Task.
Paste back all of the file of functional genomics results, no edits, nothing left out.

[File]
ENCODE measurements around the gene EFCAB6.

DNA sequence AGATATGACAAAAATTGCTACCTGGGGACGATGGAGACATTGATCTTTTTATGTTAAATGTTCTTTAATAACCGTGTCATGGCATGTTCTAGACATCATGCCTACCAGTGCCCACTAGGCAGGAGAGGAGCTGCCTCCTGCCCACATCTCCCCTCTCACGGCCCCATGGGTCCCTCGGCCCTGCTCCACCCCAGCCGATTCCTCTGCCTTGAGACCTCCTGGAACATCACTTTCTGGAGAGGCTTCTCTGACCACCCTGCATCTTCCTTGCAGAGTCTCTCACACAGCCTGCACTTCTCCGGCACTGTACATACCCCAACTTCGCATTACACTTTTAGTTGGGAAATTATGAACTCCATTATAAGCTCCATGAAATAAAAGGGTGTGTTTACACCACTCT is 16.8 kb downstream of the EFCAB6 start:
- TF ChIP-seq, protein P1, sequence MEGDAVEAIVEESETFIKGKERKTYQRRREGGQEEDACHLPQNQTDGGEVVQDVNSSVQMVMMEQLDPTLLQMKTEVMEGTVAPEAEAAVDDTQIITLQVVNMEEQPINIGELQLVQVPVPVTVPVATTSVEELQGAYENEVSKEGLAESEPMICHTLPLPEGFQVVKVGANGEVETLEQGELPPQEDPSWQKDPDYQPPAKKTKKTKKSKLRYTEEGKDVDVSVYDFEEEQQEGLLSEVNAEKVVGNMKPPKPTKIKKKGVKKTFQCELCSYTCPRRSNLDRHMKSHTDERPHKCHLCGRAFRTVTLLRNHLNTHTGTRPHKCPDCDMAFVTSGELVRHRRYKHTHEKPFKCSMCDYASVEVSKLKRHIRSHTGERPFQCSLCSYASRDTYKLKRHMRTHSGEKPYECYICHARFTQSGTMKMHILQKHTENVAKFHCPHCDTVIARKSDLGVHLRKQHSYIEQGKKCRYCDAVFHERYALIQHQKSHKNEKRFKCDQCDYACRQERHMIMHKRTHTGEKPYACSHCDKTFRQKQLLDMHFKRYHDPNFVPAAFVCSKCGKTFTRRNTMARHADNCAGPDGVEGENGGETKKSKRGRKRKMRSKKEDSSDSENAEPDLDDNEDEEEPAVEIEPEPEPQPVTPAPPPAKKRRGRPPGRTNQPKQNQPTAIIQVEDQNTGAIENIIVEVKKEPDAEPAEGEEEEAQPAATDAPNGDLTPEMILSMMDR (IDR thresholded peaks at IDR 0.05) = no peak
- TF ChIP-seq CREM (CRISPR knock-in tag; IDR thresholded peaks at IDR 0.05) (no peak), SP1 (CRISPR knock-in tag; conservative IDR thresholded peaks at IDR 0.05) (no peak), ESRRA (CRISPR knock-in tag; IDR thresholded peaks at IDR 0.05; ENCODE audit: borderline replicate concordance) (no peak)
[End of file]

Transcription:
ENCODE measurements around the gene EFCAB6.

DNA sequence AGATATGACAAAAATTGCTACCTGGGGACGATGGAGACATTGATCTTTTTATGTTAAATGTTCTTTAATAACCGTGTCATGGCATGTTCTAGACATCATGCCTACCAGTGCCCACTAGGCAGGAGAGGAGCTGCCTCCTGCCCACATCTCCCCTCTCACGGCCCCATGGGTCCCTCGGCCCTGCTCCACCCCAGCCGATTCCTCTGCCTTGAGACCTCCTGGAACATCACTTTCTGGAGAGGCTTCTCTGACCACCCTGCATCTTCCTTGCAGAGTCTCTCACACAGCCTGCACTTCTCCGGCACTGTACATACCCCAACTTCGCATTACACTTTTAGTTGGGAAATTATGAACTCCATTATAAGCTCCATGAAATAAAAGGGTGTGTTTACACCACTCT is 16.8 kb downstream of the EFCAB6 start:
- TF ChIP-seq, protein P1, sequence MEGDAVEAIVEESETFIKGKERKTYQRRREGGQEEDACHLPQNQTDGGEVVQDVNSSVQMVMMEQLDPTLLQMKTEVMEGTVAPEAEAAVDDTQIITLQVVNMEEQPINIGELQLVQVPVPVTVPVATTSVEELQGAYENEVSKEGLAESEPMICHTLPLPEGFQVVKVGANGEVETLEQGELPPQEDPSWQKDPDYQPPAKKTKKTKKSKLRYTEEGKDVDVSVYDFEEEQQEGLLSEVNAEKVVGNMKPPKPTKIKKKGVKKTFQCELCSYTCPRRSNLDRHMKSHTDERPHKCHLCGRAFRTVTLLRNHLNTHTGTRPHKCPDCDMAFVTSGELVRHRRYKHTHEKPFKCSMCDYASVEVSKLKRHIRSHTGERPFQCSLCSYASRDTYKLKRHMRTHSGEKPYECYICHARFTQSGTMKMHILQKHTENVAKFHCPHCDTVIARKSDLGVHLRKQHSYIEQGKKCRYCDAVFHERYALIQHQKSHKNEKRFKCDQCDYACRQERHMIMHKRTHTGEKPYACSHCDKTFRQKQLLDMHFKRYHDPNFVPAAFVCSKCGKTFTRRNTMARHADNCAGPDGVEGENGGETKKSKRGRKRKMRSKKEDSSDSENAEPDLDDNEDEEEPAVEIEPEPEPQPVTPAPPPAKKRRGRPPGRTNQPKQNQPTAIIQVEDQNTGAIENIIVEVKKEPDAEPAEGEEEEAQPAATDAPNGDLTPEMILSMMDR (IDR thresholded peaks at IDR 0.05) = no peak
- TF ChIP-seq CREM (CRISPR knock-in tag; IDR thresholded peaks at IDR 0.05) (no peak), SP1 (CRISPR knock-in tag; conservative IDR thresholded peaks at IDR 0.05) (no peak), ESRRA (CRISPR knock-in tag; IDR thresholded peaks at IDR 0.05; ENCODE audit: borderline replicate concordance) (no peak)